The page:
For example, despite rising insecurity in the region, WFP and communities have rehabilitated nearly 158,000 hectares of degraded land in the Sahel over the past four years through initiatives like digging ‘half moons’ — which catch and keep rainfall in the soil.

 

With increased ambition and political will, we can diversify, decarbonize and improve the resilience of our food systems to simultaneously tackle the climate crisis and food insecurity.

 

World leaders have a huge challenge ahead of them, but with coordinated global action, we can tackle the climate crisis.

 

 

 

Source: World Food Programme

The coldest year of the rest of their lives – Protecting children from the escalating impacts of heatwaves [EN/AR/ZH]

LONDON/NEW YORK, 25 October, 2022 – 559 million children are currently exposed to high heatwave frequency*, according to new research from UNICEF. Further, 624 million children are exposed to one of three other high heat measures – high heatwave duration, high heatwave severity or extreme high temperatures.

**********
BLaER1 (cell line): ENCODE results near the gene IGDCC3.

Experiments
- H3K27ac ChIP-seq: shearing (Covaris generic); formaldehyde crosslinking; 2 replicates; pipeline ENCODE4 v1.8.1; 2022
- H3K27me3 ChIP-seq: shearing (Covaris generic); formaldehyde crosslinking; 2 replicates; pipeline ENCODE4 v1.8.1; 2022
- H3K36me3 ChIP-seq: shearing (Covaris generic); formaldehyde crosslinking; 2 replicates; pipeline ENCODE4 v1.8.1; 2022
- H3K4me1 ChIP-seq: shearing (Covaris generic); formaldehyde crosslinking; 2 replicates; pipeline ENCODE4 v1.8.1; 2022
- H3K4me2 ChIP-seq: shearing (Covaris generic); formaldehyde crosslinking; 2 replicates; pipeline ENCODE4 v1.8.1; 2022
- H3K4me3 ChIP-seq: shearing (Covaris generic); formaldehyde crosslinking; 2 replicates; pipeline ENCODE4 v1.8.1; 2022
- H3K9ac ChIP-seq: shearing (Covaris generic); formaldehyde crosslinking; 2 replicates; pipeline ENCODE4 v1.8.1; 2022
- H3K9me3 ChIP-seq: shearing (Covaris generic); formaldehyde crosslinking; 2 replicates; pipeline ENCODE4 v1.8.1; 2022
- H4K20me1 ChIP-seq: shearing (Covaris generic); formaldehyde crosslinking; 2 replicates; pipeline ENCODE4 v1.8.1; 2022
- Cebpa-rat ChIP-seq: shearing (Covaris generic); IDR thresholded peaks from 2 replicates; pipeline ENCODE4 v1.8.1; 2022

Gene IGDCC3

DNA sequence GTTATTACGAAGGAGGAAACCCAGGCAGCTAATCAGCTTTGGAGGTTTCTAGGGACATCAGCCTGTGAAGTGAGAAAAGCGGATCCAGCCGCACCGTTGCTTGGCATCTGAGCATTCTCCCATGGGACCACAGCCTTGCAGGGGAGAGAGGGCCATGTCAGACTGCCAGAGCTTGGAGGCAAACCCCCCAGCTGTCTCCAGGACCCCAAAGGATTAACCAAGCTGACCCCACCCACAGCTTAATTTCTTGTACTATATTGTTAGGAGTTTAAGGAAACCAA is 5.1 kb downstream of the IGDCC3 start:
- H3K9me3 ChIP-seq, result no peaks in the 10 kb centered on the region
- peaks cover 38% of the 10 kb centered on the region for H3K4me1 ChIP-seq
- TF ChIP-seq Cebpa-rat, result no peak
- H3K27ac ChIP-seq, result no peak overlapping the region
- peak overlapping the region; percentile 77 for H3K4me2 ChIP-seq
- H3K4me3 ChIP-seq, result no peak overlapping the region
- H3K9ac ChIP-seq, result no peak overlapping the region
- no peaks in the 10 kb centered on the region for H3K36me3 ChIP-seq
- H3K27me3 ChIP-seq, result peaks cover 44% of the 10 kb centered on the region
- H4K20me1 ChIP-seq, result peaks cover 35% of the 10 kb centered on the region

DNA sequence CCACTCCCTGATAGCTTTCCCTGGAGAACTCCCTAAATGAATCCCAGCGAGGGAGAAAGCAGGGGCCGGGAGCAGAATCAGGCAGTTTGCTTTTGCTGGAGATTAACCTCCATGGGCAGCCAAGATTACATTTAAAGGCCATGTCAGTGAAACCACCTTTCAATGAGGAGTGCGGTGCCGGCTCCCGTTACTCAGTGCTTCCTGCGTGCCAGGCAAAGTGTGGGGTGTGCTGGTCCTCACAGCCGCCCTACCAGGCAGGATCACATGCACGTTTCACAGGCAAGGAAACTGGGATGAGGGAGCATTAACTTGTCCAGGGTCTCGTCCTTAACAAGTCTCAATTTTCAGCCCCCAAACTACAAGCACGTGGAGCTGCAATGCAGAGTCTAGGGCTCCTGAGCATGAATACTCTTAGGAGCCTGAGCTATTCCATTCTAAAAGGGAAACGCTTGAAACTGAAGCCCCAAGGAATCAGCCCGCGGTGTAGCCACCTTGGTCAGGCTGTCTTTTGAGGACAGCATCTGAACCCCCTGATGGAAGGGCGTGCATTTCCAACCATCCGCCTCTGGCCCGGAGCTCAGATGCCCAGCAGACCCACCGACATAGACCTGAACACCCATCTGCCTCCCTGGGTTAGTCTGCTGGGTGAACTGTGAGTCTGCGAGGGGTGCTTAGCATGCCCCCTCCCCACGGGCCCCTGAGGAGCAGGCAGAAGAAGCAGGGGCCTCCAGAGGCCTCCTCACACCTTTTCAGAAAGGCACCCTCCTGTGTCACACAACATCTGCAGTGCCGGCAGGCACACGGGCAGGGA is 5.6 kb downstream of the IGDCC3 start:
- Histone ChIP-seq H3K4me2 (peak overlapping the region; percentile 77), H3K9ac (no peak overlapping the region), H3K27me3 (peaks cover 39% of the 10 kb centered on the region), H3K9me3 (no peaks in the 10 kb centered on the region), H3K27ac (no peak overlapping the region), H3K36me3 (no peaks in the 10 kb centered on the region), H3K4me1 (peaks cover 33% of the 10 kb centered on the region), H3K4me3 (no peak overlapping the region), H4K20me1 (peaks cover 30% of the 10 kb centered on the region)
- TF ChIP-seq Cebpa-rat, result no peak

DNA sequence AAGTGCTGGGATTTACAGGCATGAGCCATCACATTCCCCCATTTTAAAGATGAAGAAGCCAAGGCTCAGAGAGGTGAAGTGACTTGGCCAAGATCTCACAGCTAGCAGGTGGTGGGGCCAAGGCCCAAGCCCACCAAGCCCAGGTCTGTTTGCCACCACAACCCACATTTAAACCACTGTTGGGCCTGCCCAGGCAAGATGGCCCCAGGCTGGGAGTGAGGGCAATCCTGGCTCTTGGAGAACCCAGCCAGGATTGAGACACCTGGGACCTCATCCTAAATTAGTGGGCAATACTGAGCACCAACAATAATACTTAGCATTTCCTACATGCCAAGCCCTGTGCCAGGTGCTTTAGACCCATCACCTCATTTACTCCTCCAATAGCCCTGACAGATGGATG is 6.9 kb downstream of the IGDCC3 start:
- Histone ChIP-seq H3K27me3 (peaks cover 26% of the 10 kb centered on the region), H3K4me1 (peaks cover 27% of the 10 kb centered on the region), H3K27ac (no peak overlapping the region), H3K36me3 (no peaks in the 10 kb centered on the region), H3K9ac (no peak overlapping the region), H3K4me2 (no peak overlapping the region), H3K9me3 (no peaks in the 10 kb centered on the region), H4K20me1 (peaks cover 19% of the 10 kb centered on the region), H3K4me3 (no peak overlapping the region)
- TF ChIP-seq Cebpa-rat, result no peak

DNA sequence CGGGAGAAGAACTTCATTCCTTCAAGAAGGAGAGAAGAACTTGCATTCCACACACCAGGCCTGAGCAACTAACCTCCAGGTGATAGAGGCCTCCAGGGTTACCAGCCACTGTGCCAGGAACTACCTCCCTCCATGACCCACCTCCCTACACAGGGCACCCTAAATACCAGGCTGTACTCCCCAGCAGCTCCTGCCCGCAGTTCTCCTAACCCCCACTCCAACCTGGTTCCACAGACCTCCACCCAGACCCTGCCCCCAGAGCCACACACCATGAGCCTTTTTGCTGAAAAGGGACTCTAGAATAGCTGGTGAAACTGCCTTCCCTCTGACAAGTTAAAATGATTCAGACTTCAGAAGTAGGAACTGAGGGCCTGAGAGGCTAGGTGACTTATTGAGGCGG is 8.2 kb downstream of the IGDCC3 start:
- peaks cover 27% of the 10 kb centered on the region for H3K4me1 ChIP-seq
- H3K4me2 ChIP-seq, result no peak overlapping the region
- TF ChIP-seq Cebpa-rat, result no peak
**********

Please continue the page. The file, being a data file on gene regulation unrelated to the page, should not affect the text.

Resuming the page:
During a year in which heatwaves in both the southern and northern hemispheres broke records, *The Coldest Year Of The Rest Of Their Lives: Protecting Children From The Escalating Impacts Of Heatwaves * highlights the already extensive impact of heatwaves on children and reveals that, even at lower levels of global heating, in just three decades, more regular heatwaves are unavoidable for children everywhere.

 

The report estimates that by 2050, all of the world’s 2.02 billion children are expected to be exposed to high heatwave frequency, regardless of whether the world achieves a ‘low greenhouse gas emission scenario’ with an estimated 1.7 degrees of warming in 2050 or a ‘very high greenhouse gas emission scenario’ with an estimated 2.4 degrees of warming in 2050.

 

Produced in collaboration with The Data for Children Collaborative and launched in partnership with UNICEF Goodwill Ambassador Vanessa Nakate and Africa-based Rise Up Movement, these findings underscore the urgent need to adapt the services children rely on as unavoidable impacts of global heating unfold. It also makes a case for continued mitigation, to prevent the worst impacts of the other high heat measures, including sustained and severe heatwaves and extreme high temperatures.